I remember saying something like, “Deb have you noticed that this wood is so dry that it’s like painting a sponge?” I lavished the paint onto the surface, and it soaked down into the grain before I could reload my brush. While I had hoped it would be a simple task getting Bobby back into operation, I realized then that it was a bigger job than I expected. We would need to get another quart of paint, and apply a second coat to seal the majority of the leaks. At least I had a sense that we were making progress.
Mom and Betsy were still at the Chalet, but there was talk of them moving to the island soon. Deb had spent a couple of nights with Mom, and now that Hughie had gone, it was my turn. Since Mom had some health problems, she was taking prescription drugs to control her conditions. Mom waited until five o’clock each evening to have her cocktails, but when there was a long delay before dinner, it made for a difficult evening. This was before doctors understood the compounded effects of mixing alcohol and medications, which in Mom’s case reduced her ability t...
... middle of paper ...
... venue to Comfort Island sooner rather than later.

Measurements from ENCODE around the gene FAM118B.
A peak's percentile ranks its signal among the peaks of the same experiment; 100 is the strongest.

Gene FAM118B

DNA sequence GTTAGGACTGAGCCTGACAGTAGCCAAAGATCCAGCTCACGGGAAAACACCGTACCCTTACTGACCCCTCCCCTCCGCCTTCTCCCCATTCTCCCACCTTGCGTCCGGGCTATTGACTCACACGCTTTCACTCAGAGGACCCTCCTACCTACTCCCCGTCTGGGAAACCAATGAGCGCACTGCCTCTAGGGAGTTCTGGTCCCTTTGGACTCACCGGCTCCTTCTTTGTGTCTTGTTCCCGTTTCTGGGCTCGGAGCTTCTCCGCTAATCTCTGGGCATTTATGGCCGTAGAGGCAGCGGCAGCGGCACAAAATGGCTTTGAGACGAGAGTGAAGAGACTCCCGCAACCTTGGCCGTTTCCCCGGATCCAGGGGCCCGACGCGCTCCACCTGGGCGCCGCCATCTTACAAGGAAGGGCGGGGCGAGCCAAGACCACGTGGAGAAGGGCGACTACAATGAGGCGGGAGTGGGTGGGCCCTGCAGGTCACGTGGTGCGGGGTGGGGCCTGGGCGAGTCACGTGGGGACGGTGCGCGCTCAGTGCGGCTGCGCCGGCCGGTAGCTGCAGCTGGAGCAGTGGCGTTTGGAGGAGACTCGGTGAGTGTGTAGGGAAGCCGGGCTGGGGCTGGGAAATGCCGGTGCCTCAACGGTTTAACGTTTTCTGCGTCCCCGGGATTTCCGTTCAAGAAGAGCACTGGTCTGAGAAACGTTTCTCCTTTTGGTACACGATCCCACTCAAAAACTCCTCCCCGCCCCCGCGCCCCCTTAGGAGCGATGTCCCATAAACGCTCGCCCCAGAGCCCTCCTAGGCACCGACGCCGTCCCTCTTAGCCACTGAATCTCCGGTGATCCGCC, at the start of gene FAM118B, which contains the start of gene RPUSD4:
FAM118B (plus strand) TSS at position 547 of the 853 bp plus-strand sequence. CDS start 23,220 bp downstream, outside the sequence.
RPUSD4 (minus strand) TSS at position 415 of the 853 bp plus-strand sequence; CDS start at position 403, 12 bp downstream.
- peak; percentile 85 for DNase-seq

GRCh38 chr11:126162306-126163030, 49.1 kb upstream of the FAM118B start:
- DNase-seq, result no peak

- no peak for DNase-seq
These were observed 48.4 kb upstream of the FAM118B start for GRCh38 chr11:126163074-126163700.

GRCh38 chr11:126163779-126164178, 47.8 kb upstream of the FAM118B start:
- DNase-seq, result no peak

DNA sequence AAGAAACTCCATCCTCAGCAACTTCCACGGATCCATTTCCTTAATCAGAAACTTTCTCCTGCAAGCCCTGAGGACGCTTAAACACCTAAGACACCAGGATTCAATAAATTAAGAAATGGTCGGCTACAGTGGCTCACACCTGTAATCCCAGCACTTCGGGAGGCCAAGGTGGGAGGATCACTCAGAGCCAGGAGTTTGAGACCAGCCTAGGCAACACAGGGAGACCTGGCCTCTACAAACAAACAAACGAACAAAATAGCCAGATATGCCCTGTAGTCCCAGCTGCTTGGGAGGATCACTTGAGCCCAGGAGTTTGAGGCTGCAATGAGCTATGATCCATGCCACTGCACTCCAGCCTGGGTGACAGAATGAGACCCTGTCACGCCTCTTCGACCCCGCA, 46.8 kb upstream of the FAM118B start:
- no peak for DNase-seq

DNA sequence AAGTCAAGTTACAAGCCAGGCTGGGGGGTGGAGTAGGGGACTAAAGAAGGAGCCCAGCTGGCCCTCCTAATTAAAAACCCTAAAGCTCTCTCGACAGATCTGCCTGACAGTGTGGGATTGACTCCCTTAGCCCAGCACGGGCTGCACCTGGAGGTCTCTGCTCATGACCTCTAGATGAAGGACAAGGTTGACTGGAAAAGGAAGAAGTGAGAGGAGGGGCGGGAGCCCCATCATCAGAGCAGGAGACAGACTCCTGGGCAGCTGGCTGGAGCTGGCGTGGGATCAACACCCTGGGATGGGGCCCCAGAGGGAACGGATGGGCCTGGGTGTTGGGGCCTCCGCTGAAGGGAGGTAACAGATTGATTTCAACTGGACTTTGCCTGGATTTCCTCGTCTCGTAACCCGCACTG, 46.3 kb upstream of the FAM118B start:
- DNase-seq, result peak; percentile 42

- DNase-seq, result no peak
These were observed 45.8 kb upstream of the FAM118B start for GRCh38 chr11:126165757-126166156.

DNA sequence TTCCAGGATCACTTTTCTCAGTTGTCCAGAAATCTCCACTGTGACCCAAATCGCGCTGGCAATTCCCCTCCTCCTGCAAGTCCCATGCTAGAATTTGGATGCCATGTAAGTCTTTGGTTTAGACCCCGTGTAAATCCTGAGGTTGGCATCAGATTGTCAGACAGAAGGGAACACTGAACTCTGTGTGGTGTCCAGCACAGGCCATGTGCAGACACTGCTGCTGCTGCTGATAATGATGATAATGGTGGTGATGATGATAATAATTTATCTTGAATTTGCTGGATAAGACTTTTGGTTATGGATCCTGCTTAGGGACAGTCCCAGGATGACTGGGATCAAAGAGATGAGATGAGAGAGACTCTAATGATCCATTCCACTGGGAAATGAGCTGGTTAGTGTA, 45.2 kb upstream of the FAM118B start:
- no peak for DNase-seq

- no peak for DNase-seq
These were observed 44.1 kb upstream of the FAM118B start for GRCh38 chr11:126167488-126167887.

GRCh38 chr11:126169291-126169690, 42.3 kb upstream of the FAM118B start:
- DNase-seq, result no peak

Two days later Betsy and Mom did move to Comfort. I looked up the date in Dad’s diary and found it was July twelfth. Before I had access to these diaries, I would have guessed that Mom and Betsy spent the entire two months that summer at the Chalet. When I reported my finding to Betsy, she was amazed to hear that their total stay off the island was only three weeks. She revealed that she and Mom played so much gin rummy and Honeymoon Bridge in those three weeks that she permanently lost her taste for card games.
Dad, Deb, Betsy, and I had made preparations for the move. I had worked on the lawn and beach. Deb and Betsy bought paint and curtains. Dad had supervised while Gerald Slate fixed assorted plumbing problems, plugged holes in the ceilings and performed general cleanup. Mom reluctantly agreed to a trial run.
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